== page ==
The first imperative is that our national security agencies must quickly accept this forthcoming reality and embrace the need for significant changes to address these challenges. This will have to be done in short order, since the digital revolution’s pace will soon outstrip our ability to deal with it, and it will have to be done at a time when our national security agencies are confronted with complex new geopolitical threats.

Much of what needs to be done is easy to see — developing the requisite new technologies and attracting and retaining the expertise needed for that forthcoming reality. What is difficult is executing the solution to those challenges, most notably including whether our nation has the resources and political will to effect that solution. The roughly $60 billion our nation spends annually on the intelligence community might have to be significantly increased during a time of intense competition over the federal budget. Even if the amount is indeed so increased, spending additional vast sums to meet the challenges in an effective way will be a daunting undertaking. Fortunately, the same digital revolution that presents these novel challenges also sometimes provides the new tools (A.I., for example) to deal with them.

The second imperative is we must adapt to the unavoidable conclusion that the fundamental relationship between government and the private sector will be greatly altered. The national security agencies must have a vital role in reshaping that balance if they are to succeed in their mission to protect our democracy and keep our citizens safe. While there will be good reasons to increase the resources devoted to the intelligence community, other factors will suggest that an increasing portion of the mission should be handled by the private sector. In short, addressing the challenges will not necessarily mean that the national security sector will become massively large, with the associated risks of inefficiency, insufficient coordination and excessively intrusive surveillance and data retention.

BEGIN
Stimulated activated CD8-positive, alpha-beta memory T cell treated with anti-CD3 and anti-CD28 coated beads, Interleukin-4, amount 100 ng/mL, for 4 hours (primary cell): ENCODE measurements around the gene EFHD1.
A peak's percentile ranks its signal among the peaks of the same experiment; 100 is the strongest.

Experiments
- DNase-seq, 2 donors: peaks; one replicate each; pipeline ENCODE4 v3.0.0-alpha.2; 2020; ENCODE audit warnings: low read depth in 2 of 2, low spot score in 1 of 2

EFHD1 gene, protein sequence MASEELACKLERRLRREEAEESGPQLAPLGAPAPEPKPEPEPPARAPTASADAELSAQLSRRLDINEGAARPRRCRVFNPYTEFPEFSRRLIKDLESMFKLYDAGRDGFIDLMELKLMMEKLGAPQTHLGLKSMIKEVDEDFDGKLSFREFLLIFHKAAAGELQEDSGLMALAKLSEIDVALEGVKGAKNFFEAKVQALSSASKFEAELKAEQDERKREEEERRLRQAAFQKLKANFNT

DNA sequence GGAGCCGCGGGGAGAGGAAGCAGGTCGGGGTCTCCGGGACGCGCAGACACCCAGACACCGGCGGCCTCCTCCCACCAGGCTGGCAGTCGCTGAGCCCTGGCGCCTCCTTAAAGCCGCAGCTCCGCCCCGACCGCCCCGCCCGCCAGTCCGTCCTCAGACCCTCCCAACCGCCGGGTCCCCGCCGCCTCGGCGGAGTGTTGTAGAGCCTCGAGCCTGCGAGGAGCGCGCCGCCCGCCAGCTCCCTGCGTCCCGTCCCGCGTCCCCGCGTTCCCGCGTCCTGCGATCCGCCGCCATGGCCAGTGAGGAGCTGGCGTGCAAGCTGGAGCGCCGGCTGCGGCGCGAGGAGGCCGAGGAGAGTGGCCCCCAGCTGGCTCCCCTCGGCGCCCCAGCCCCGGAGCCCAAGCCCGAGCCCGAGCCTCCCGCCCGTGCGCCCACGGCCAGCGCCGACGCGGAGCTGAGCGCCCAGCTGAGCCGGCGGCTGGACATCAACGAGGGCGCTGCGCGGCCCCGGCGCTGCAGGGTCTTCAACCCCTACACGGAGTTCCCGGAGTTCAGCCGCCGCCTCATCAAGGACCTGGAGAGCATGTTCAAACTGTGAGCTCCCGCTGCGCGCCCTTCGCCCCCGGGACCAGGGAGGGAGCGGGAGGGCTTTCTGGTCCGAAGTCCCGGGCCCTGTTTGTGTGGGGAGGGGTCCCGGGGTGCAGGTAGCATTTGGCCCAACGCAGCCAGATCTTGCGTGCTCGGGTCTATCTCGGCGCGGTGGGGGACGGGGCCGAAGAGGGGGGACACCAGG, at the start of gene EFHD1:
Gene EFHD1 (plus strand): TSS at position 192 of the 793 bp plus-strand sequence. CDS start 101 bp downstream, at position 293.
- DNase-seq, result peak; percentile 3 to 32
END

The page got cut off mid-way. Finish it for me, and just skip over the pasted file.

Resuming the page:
A smarter approach would be to recognize that as the capabilities of the private sector increase, the scope of activities of the national security agencies could become significantly more focused, undertaking only those activities in which government either has a recognized advantage or must be the only actor. A greater burden would then be borne by the private sector.

It’s an extraordinary essay, less for its contents and more for the speaker. This is not the sort of thing the NSA publishes. The NSA doesn’t opine on broad technological trends and their social implications. It doesn’t publicly try to predict the future. It doesn’t philosophize for 6000 unclassified words. And, given how hard it would be to get something like this approved for public release, I am left to wonder what the purpose of the essay is. Is the NSA trying to lay the groundwork for some policy initiative ? Some legislation? A budget request? What?

Charlie Warzel has a snarky response. His conclusion about the purpose:

He argues that the piece “is not in the spirit of forecasting doom, but rather to sound an alarm.” Translated: Congress, wake up. Pay attention. We’ve seen the future and it is a sweaty, pulsing cyber night terror. So please give us money (the word “money” doesn’t appear in the text, but the word “resources” appears eight times and “investment” shows up 11 times).

Susan Landau has a more considered response, which is well worth reading. She calls the essay a proposal for a moonshot (which is another way of saying “they want money”). And she has some important pushbacks on the specifics.